How to recognise a conversation type (web, email, whatsapp) in ChatShipper?

Updated 3 weeks ago by Joost Rijlaarsdam

TLDR

A conversation has no type, its messages have a ´touchpoint´

Question:

I use the API to Retrieve a Conversation /conversations/{conversation_id} to get conversations and now we have an issue to recognise type/source for this conversation (web, email etc). I didn't find this information in a conversation body. I decide it can be "touchpoints" but for example for this conversation 5f50efdxxxxxxxxxxxxx we have two touchpoints: video and web which is weird for me, so I not sure it's right field.

Answer:

A conversation does not have a "type" like this - any contact conversation can use any service integration over the course of its lifetime.The conversation.touchpoints represents the service integrations available to the conversation; they correspond to the touchpoint tabs beneath the message input in the UI.

Activated touchpoints will have one or more services specified. https://api.chatshipper.com/#messaging-conversations

Consider an organization with the web widget and email integrations enabled. When a new web conversation comes in, the conversation touchpoints will look somewhat like this:

"touchpoints": { 
"web": {
"services": ["5dd72ac0xxxxxxxxxxxx"],
"selected": true
},
"email": {
"services":[],
"selected": false
}
}

Adding an email address to the contact profile (in the UI) will enable outbound emailing: an "Email" tab is now added to the conversation in the UI, and the email service is enabled as a conversation touchpoint:

"touchpoints": { 
"web": {
"services": ["5dd72ac0xxxxxxxxxxxx"],
"selected": true
},
"email": {
"services": ["5f53a2c12dxxxxxxxxxx"],
"selected": false
}
}

Note that no actual emails have been sent yet at this point - the existence of a non-empty touchpoint.email.services only tells you that it's possible to send emails from this conversation, because:

  1. The org has the email integration (Mailgun) enabled;
  2. There's an email address filled in for this contact

conversation.touchpoints doesn't say much about what actually took place - for that, listen to messages as they happen (event-based) or take a look at the contact:

Each contact conversation (conversation.type: 'contact') has a corresponding contact record. You'll find the contact ID as conversation.contact, and use the contacts API to fetch it:

GET /v2/contacts/{contact_id}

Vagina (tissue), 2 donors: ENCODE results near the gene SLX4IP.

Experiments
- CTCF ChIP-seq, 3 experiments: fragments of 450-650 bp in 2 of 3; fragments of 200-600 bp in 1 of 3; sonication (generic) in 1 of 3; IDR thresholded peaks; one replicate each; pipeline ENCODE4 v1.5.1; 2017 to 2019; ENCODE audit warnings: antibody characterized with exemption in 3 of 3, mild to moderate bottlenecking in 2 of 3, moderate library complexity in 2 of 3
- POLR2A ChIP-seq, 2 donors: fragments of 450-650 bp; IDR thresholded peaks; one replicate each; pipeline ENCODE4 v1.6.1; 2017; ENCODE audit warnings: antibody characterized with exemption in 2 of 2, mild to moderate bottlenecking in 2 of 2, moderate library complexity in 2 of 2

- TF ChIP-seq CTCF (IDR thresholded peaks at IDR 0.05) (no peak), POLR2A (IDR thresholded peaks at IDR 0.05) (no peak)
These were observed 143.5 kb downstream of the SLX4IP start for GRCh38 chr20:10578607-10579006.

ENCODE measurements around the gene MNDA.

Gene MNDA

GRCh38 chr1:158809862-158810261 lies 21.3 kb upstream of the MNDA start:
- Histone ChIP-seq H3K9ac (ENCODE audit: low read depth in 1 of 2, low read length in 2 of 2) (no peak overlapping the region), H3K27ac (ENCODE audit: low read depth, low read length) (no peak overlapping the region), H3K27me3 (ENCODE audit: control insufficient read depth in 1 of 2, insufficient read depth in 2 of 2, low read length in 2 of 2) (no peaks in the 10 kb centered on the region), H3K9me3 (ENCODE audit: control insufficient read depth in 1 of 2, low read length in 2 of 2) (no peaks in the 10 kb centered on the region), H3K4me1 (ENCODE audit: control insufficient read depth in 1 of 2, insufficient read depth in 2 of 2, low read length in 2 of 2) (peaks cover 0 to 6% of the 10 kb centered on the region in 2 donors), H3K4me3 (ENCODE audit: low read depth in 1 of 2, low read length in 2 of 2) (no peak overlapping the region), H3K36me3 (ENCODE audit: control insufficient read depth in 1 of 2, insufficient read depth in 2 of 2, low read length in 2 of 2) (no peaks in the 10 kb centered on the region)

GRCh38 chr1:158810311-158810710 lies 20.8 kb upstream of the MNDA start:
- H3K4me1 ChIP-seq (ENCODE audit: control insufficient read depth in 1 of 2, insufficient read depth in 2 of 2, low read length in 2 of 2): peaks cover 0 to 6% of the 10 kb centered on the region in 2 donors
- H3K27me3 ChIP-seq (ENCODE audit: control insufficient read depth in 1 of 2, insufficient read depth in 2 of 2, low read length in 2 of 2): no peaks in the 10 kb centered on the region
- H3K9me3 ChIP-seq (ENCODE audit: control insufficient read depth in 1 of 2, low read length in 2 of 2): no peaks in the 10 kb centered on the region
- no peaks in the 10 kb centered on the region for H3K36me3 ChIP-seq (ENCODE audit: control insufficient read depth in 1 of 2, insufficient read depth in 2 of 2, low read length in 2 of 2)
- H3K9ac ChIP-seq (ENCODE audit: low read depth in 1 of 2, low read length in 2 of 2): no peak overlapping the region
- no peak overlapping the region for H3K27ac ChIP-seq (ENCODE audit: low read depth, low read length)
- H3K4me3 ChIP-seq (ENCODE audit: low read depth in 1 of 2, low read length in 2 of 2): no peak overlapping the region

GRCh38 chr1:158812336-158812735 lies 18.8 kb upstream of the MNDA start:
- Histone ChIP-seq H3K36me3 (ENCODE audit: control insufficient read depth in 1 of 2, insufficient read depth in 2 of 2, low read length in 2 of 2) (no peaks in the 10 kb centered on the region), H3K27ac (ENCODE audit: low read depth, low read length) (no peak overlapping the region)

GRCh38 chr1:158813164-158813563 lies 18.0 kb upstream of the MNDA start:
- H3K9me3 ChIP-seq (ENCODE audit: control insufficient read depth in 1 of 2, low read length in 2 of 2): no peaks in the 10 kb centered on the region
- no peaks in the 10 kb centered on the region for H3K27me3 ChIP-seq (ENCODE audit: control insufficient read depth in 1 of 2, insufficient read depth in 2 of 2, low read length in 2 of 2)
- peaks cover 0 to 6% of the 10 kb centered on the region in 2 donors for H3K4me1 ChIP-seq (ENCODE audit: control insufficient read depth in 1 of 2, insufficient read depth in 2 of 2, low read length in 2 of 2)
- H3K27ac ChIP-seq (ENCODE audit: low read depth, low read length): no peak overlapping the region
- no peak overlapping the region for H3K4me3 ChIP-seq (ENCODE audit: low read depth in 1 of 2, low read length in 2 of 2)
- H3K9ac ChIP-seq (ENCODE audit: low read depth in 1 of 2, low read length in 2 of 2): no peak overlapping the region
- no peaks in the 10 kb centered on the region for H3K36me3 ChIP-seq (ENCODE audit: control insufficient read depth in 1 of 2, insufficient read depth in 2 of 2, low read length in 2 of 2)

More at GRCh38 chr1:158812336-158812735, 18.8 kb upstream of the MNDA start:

You can also populate the contact record when fetching the contact's conversation:

GET /v2/conversations/{conversation_id}?populate=contactcontact.presences

Once communication has progressed over a consumer channel, the consumer endpoint (what we call contact presence) is recorded in the contact record. In the example earlier, no email was exchanged yet, so the contact only has a presence for the 'web' touchpoint:

Note in the screenshot above, I'm querying a conversation and providing ?populate=contact. I could have also fetched the contact directly (GET /v2/contacts/:id).https://developers.chatshipper.com/developers/apireference/fetchingresources/#field-population

Because an email integration is available (in the example earlier), the contact could send an email. Or the agent could send an email to the contact. When either of that happens,

  1. A message is added to the conversation with message.touchpoint: "email"
  2. The email connection with the contact is recorded as a new contact.presences having platform "email". If you fetch the contact record again, you should see the "email" presence listed in the contact.presences. The contact should now also surface when querying for contacts that have an email connection (presence) established (by having sent/received an email):
    GET /v2/contacts?presences.platform=email

event: message.create (message.touchpoint)

All of the above is useful for one-off / batch processes, but as your integrations mature, you'll want to respond to events as they happen, for example every time an email is sent/received (message.touchpoint: "email").

events: contact.create, contact.update

Again, to keep track of things as they happen (eg an email connection being established), you could listen to contact change events and inspect contact.presences for anything interesting.

This is the gist of it, in general. The approach to take depends on the goal you're trying to accomplish and to what purpose - that wasn't clear from the question (why you want to "recognise type/source for this conversation").

Hope this helps.


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